Throughout the Digital Age, big data’s reputation has changed. Companies see data sets the same as drilling for oil: It’s invaluable. But this wasn’t always the case. Josh Green has seen the data pendulum swing. As CEO and co-founder of Panjiva, a global trade data company now owned by S&P Global, Green has built his career around finding ways data can assist companies involved in international trade.
He described Panjiva’s journey from operating in a data-less to a data-saturated world with FreightWaves CEO Craig Fuller on the FreightWavesTV show, “Fuller Speed Ahead.”
Panjiva gathers and provides information on trade, including customs import and export data, for the global trade community. Shipment, company and location data is provided down to the individual shipment level. The company’s innovative platform browses nearly 2 billion shipment records to provide useful insights on international transactions.
Panjiva profiles around 8 million companies involved in international business dealings, according to Green. In all, the company gathers data on around 40% of global trade. Because of its far-reaching ability to cover such a large percentage of the global trade community, S&P Global acquired Panjiva early last year.
Green and James Psota co-founded Panjiva in 2006, and they raised venture capital for Panjiva in 2008 just months before the financial crisis. With the economy facing great uncertainty, an investor told Green he’d never raise more money and that his only options were to learn to build a real business or get out of business altogether.
“To me, that was the beginning of the journey that resulted in success, which was us focusing not on growth at all costs but on building something that our customers really valued and would pay for,” Green said.
Panjiva had to revamp its original design to meet customers’ needs.
“The original vision was building a marketplace using data to bring people in and then getting them to transact with each other,” Green said. “We had this grand vision of what we were going to build, but ultimately, when we were forced to be more disciplined, we had to take a hard look at what we were good at, what our customers wanted, where the intersection was, and it was data.”
After the venture rounds of investment, Panjiva’s main focus was providing data.
“We evolved, but the markets also evolved around us,” Green said.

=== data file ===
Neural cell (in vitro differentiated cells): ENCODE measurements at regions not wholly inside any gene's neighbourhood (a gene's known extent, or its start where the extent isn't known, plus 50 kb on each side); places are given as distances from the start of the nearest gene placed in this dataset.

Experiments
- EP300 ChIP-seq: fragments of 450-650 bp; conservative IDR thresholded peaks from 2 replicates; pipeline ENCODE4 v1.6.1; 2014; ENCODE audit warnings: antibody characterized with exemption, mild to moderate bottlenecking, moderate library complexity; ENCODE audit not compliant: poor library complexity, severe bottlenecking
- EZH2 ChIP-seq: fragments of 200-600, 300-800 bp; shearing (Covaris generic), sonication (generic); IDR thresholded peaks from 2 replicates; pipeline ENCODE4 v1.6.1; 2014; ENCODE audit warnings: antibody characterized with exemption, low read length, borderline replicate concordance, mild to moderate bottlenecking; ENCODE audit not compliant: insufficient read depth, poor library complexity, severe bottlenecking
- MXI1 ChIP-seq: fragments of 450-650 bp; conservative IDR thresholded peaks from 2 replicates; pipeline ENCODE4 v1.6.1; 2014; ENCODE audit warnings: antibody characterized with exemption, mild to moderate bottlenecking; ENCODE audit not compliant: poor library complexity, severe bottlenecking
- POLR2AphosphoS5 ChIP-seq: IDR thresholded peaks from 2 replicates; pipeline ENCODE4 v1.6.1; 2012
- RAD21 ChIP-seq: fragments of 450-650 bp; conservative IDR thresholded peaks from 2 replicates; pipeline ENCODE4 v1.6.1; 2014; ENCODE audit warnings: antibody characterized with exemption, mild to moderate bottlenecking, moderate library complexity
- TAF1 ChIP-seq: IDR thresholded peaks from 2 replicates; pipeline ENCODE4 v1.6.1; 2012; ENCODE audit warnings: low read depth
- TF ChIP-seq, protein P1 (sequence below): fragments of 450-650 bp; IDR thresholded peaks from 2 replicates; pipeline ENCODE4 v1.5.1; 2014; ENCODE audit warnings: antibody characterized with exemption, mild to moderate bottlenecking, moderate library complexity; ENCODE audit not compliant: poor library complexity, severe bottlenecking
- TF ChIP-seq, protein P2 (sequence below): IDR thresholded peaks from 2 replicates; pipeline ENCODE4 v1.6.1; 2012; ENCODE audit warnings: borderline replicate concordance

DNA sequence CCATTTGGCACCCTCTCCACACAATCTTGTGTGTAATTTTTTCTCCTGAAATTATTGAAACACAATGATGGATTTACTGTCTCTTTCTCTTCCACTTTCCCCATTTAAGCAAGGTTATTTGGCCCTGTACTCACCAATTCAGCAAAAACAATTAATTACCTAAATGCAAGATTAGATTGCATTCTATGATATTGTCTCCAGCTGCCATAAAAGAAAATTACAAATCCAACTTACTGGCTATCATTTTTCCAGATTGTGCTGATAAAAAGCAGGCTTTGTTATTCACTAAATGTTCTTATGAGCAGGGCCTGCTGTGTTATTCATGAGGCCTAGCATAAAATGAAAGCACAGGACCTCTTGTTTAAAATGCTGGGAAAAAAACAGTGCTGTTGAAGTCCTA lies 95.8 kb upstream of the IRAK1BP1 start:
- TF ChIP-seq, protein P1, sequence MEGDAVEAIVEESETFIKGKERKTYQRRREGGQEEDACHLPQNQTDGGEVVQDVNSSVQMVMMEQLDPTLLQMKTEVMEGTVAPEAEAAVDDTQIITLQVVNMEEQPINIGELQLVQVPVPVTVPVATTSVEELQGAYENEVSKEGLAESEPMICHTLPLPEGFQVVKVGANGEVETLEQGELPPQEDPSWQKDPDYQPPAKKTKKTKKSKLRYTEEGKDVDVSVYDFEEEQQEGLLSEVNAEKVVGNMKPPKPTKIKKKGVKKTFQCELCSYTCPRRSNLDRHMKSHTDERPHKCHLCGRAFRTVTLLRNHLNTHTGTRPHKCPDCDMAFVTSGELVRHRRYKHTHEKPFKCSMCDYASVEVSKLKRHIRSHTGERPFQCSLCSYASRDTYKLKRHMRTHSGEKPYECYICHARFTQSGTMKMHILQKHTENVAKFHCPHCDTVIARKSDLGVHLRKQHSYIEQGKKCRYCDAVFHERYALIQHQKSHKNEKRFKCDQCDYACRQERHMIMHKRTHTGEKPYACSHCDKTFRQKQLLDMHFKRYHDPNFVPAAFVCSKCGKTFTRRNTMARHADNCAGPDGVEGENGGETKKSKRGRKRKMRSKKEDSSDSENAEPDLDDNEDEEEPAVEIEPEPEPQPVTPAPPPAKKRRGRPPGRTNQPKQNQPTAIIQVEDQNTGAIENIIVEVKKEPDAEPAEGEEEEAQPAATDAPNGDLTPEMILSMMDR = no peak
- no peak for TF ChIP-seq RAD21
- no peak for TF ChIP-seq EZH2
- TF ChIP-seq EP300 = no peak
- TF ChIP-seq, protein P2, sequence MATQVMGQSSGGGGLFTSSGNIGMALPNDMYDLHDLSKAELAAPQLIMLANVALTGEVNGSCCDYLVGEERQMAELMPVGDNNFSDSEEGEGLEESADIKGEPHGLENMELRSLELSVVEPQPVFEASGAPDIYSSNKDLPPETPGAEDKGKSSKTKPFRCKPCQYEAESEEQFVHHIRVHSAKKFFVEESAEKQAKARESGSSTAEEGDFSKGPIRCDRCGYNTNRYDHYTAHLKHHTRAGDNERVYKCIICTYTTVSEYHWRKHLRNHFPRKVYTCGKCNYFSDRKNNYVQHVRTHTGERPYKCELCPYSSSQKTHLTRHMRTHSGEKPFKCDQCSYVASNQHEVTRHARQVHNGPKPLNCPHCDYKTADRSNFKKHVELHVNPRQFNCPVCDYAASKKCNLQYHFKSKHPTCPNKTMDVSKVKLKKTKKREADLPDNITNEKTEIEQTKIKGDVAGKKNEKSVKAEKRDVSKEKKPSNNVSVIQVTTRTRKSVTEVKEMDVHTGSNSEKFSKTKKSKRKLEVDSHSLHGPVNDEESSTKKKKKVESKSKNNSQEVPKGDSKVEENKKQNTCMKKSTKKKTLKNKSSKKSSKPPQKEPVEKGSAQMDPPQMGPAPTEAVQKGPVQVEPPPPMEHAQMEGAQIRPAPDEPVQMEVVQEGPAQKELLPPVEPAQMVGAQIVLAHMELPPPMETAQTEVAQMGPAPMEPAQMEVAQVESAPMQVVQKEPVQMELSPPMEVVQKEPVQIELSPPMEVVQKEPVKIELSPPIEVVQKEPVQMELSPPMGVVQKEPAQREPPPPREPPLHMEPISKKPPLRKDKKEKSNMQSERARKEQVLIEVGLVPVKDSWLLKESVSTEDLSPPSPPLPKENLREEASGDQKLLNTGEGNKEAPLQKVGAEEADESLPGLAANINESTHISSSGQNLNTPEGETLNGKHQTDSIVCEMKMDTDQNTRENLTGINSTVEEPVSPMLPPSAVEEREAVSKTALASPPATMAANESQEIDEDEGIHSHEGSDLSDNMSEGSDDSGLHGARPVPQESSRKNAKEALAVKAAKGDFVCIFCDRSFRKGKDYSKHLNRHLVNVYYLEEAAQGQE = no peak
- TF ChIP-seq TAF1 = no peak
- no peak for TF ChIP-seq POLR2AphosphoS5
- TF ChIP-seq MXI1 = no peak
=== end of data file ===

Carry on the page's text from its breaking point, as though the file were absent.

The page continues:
A growing number of people saw great value in trade data, but not all were keen to hop on the data train. Green recalled how hard it was to convince sourcing executives of the power Panjiva’s information possessed.
“We’d go in and show them all this data they could use to figure out which supplier you’d want to do business with,” Green said. “The response we’d get was, ‘Data? We don’t need data. We’ve got an army of people who’ll figure out who to do business with.’”
He continued, “In the early days, it wasn’t so much us trying to get to the head of the pack of people who were providing data; it was us trying to help the market understand how they could use data and that they could use data,” Green said.
Panjiva later focused its attention on finding ways to prioritize data.
“Each record tells you Company A sends Product B to Company C, and it tells you when, how much it weighs. The challenge, of course, is that no mortal can go through 2 billion records and search for insight. It’s just not possible,” Green said.
Panjiva focused primarily on helping clients create supplier shortlists by offering data on key factors, including geographies and companies’ business dealings. Over time, Panjiva’s data evolved to also help factories determine whom to sell to. Logistics companies also came along to find insights on growing market shares.
Panjiva saw impressive growth spanning its first decade in business. Seeing an opportunity to gain from its insights, S&P Global acquired Panjiva last year, as reported by FreightWaves.
The Panjiva platform joined the broader list of products offered as part of S&P Global Market Intelligence, which specializes in financial insights, analytics and intelligence. At the time of the acquisition, Panjiva had just 53 employees.
“To me, as I thought about S&P Global as an acquirer, part of it that was so appealing was the sense of joining an organization that thought similarly about the challenges of working with data.
Green praised the acquisition by S&P Global. He mentioned the company’s data-rich roots, which began with its founder, Henry Varnum Poor, collecting data for his investment guide to the railroad industry. He argued that financial markets were among the first to see value in data.
Green believes both Panjiva and S&P recognize a rising problem in today’s data-rich society: an understanding that data is valuable but uncertainty about what to do with it.
“In some cases, you have not enough data, and in some cases, you have too much data. I think the punchline is, it’s hard to get value from data. I think we saw that as kind of the root problem we were trying to solve, and I think that with S&P Global, we found a company that looked at the world in the same way.”
Green sees data as a tool, not a commodity. Although he encourages the use of big data, he discourages companies from collecting data if they haven’t made prior business decisions. With more data sets available than ever, quality is always better than quantity.
“For me, anytime I encounter an entrepreneur or customer that says they have data and don’t know what to do with it, that to me is a red flag. I think that is an approach that is almost always going to lead to failure,” Green said.
He continued, “I think it’s far better to start with a business decision that you’re trying to inform and work backward to say, what type of insight might help me make that decision? Then backward from there and say, what data may help me get to that insight?”